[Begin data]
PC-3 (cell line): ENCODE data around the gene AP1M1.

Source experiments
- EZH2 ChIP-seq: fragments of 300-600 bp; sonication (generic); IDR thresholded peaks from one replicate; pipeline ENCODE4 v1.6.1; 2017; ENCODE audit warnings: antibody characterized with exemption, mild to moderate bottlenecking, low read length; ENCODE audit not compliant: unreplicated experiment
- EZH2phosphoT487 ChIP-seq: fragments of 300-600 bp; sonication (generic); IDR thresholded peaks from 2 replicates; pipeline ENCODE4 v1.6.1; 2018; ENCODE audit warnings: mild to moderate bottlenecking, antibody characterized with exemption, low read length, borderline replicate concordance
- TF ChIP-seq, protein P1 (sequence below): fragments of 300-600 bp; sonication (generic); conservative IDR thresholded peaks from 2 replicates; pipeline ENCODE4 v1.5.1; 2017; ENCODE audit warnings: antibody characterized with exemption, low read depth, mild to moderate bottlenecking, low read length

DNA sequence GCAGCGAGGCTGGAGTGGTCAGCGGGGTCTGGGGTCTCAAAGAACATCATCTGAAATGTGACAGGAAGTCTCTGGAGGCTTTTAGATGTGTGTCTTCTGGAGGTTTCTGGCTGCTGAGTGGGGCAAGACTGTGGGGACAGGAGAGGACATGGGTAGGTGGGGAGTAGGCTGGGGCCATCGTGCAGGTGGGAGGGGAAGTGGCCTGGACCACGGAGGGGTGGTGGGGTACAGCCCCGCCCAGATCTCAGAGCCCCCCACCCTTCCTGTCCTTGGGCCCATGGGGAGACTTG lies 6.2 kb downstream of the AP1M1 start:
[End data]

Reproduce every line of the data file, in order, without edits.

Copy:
PC-3 (cell line): ENCODE data around the gene AP1M1.

Source experiments
- EZH2 ChIP-seq: fragments of 300-600 bp; sonication (generic); IDR thresholded peaks from one replicate; pipeline ENCODE4 v1.6.1; 2017; ENCODE audit warnings: antibody characterized with exemption, mild to moderate bottlenecking, low read length; ENCODE audit not compliant: unreplicated experiment
- EZH2phosphoT487 ChIP-seq: fragments of 300-600 bp; sonication (generic); IDR thresholded peaks from 2 replicates; pipeline ENCODE4 v1.6.1; 2018; ENCODE audit warnings: mild to moderate bottlenecking, antibody characterized with exemption, low read length, borderline replicate concordance
- TF ChIP-seq, protein P1 (sequence below): fragments of 300-600 bp; sonication (generic); conservative IDR thresholded peaks from 2 replicates; pipeline ENCODE4 v1.5.1; 2017; ENCODE audit warnings: antibody characterized with exemption, low read depth, mild to moderate bottlenecking, low read length

DNA sequence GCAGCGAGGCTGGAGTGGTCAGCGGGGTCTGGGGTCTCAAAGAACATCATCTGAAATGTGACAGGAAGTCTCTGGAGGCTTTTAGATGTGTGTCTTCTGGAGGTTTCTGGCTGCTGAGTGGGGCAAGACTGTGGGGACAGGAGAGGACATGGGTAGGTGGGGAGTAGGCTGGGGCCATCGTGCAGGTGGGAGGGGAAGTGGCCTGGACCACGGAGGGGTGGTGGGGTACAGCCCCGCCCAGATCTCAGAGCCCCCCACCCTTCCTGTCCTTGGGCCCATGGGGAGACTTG lies 6.2 kb downstream of the AP1M1 start: